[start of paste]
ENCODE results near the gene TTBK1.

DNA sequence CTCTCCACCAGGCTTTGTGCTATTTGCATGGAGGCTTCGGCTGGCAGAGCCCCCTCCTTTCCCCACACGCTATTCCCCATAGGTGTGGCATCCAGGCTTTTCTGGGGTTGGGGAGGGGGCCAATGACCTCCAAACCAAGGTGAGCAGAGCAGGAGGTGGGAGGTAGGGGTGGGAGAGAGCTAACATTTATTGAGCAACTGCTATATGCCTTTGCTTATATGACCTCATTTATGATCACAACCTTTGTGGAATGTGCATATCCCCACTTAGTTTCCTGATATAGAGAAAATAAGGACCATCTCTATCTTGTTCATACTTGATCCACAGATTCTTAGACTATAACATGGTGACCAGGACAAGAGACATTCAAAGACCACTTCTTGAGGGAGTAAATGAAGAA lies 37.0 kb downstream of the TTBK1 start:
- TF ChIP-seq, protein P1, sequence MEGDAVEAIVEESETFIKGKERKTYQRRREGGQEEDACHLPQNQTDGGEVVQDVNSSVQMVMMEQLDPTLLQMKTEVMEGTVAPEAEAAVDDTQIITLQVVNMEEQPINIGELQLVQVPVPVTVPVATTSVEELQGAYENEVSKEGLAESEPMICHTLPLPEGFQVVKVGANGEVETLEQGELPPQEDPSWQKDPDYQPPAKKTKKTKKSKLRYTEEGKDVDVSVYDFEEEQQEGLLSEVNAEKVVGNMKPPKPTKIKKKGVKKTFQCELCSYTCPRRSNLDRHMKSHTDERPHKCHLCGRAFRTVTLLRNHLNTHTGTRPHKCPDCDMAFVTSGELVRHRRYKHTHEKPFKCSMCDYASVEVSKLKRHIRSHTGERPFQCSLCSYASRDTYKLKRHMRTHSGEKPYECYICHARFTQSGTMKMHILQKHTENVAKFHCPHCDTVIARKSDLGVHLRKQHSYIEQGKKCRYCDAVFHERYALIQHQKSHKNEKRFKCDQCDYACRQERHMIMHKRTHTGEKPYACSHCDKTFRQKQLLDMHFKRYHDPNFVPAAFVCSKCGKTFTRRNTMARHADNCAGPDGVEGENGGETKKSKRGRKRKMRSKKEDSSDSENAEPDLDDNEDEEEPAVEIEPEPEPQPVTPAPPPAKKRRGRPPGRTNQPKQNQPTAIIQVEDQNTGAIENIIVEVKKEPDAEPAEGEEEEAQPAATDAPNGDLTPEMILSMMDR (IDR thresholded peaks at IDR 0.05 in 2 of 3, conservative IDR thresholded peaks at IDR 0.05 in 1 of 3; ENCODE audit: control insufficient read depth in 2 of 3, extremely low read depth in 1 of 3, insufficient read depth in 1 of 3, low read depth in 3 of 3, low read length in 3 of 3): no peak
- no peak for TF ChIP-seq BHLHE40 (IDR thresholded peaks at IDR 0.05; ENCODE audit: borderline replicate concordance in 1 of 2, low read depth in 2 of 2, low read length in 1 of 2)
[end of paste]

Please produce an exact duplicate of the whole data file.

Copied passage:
ENCODE results near the gene TTBK1.

DNA sequence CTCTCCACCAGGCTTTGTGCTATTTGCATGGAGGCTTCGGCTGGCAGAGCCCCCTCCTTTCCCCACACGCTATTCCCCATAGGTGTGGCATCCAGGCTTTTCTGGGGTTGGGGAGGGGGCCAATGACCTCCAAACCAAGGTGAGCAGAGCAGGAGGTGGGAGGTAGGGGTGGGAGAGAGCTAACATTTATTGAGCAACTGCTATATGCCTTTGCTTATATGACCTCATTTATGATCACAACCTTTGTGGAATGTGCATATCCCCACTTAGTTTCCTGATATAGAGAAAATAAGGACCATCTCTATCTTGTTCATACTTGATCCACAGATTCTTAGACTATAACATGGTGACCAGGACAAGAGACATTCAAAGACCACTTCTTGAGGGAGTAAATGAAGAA lies 37.0 kb downstream of the TTBK1 start:
- TF ChIP-seq, protein P1, sequence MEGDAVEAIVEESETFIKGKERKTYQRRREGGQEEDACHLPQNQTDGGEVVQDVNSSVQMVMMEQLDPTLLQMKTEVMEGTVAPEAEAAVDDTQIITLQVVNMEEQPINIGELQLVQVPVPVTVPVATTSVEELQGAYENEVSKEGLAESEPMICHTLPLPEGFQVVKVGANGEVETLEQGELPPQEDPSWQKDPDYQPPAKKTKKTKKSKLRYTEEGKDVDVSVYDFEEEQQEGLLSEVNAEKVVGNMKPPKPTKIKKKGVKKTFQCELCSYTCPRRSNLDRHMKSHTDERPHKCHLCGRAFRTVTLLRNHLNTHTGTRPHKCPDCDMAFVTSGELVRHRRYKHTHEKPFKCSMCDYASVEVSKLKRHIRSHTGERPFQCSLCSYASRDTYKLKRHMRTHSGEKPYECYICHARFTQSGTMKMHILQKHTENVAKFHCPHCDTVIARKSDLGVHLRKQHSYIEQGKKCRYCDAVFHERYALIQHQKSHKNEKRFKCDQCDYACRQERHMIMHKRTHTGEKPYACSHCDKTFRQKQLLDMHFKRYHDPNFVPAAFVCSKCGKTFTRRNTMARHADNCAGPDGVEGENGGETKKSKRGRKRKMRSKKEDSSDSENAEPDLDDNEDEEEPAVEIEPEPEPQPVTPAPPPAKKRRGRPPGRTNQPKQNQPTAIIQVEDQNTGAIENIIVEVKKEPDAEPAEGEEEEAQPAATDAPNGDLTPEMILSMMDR (IDR thresholded peaks at IDR 0.05 in 2 of 3, conservative IDR thresholded peaks at IDR 0.05 in 1 of 3; ENCODE audit: control insufficient read depth in 2 of 3, extremely low read depth in 1 of 3, insufficient read depth in 1 of 3, low read depth in 3 of 3, low read length in 3 of 3): no peak
- no peak for TF ChIP-seq BHLHE40 (IDR thresholded peaks at IDR 0.05; ENCODE audit: borderline replicate concordance in 1 of 2, low read depth in 2 of 2, low read length in 1 of 2)